The UAE may have seen one its heaviest bouts of rainfall this month, but cloud seeding would only have increased the amount of rainfall by up to 35 per cent, a top meteorology expert told Gulf News on Sunday.
“There is [still] no technology to measure the cloud seeding results precisely, so I cannot tell you how much a cloud will rain on its own and how much seeding will help [increase precipitation]. But cloud seeding gives 30 to 35 per cent increase in precipitation, and we try to get the maximum amount,” said Omar Al Yazeedi, director of research, development and training at the UAE’s weather bureau, the National Centre of Meteorology (NCM).
Omar Al Yazeedi, director of research, development and training, National Centre of Meteorology
He was speaking on the sidelines of the fourth International Rain Enhancement Forum in the capital, where environmental experts met to discuss the science of rain and global water security.
Rain enhancement programme
The UAE launched its research programme for rain enhancement science in 2015, and has so far granted a total of $15 million (Dh55 million) to nine projects. Some of these have helped advance rain science, while others have focused on improving seeding materials and weather monitoring.
What we do with seeding is we put these salt particles, which are a good absorbent of moisture. The particles make the droplets grow in size, they collide together and form a bigger droplet that is heavier than air, and it falls as rain
According to the NCM, the UAE saw just 46.5 millimetres of rainfall in 2018, even though 184 cloud seeding operations were carried out. In 2019, rainfall increased to 101.1 millimetres, with 247 operations undertaken. And this year, the NCM has already carried out 17 seeding operations.
‘We do not create clouds’
Al Yazeedi said cloud seeding continues throughout year, with rainfall occurring in the mountains, in Al Ain, Ras Al Khaimah and parts of Sharjah. The NCM has a hangar in Al Ain with four aircraft, and the teams are on standby whenever there is a forecast for cumulus cloud formation.
The official, however, debunked the myth that the NCM creates clouds, and thereby contributes to storms.
“If we do not have clouds, we cannot do seeding. So people think that we make clouds, we are making storms. But we are not. We are just helping the clouds to precipitate more,” Al Yazeedi said.
Advancing rain science
This enhancement in precipitation levels helps reduce temperatures, thereby mitigating climate change.
In addition, the UAE aims to advance the science for rain enhancement. The country has been performing cloud seeding since the late 1980s, but the understanding of rain science has remained fairly stagnant since then, Al Yazeedi said.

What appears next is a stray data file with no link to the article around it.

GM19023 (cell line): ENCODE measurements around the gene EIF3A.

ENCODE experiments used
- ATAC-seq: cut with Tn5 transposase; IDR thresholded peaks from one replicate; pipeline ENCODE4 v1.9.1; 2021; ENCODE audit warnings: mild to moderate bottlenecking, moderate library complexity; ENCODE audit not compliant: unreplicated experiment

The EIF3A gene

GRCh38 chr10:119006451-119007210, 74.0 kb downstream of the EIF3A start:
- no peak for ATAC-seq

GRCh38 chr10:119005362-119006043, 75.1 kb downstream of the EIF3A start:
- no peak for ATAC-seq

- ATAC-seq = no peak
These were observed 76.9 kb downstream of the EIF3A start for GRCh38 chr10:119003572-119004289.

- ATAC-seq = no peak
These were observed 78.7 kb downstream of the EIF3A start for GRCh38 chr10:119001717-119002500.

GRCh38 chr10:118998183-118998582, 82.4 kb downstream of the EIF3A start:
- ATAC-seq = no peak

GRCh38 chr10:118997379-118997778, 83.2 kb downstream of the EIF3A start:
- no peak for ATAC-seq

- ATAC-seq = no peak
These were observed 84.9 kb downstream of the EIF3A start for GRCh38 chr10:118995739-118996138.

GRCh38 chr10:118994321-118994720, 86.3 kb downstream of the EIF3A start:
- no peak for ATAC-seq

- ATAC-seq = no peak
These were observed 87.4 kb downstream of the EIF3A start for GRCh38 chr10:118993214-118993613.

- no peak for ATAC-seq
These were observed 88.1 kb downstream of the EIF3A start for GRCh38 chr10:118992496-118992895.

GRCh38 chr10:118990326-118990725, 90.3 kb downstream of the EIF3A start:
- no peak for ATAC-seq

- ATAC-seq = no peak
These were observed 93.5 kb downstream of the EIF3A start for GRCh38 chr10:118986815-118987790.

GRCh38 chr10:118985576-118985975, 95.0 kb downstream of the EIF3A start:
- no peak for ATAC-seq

“Our ultimate goal is to move science forward. We need solutions to the problem [of low rainfall]. The same science used 60 years ago was still in use when this programme was launched, and there is a need to advance it. We are therefore trying to help scientists by providing them tools, funds, access to radar data, aircraft and technologies so they can continue their studies,” he explained.
Enhancing water supply
Rain enhancement is seen as offering a cost-effective and sustainable solution to recharging the country’s groundwater levels. This aquifer increase is also a better, less environmentally-damaging approach to increasing water supply than desalination.
The eventual goal of the NCM’s rain enhancement research is to try and form clouds, something that has not yet been done.
“[Cloud formation] requires massive energy. You cannot control [this mass of energy yet] or move it,” Al Yazeedi said.
The authority is also looking at solutions for more arid regions of the UAE, where there are no wadis or mountains to contribute to rainfall.
Asked about improving the UAE’s infrastructure to manage the increases in rainfall, Al Yazeedi said there is a continual need for advancing infrastructure everywhere.
“Our duty at the NCM is to monitor rainfall, and enhance precipitation. But we work with the relevant ministries [who manage infrastructure],” he said.
How is cloud seeding done?
The National Centre of Meteorology, the UAE’s weather bureau, has a hangar in Al Ain with four aircraft.
When there is a forecast for cumulus clouds – flat-based, puffy clouds that often have water content – the NCM sends out its aircraft for seeding. According to Omar Al Yazeedi, director of research, development and training at the NCM, there is a very short window for seeding to be effective.
“We have 20 to 30 minutes only. That’s why we moved our operations from Abu Dhabi to Al Ain because it is closer to the mountains, where local weather systems cause clouds to form,” Al Yazeedi said.
The aircraft fire hygroscopic flares with seeding materials, usually a mixture of salts, into the clouds.
“Cumulus clouds have water but sometimes the droplets are too tiny. [So even if ] the vertical wind energy within carries the tiny water droplets, they cannot reach the ground, or they fall as rain but evaporate before reaching the ground. What we do with seeding is we put these salt particles, which are a good absorbent of moisture. The particles make the droplets grow in size, they collide together and form a bigger droplet that is heavier than air, and it falls as rain,” Al Yazeedi explained.
Cloud seeding has been proven to change the structure of the droplet in the cloud to form bigger droplets which are also better distributed at the base of the cloud.
According to Al Yazeedi, clear air, good updraft (vertical wind energy in the cloud) and a seeding operation in the early stages of cloud formation helps improve the effectiveness of cloud seeding.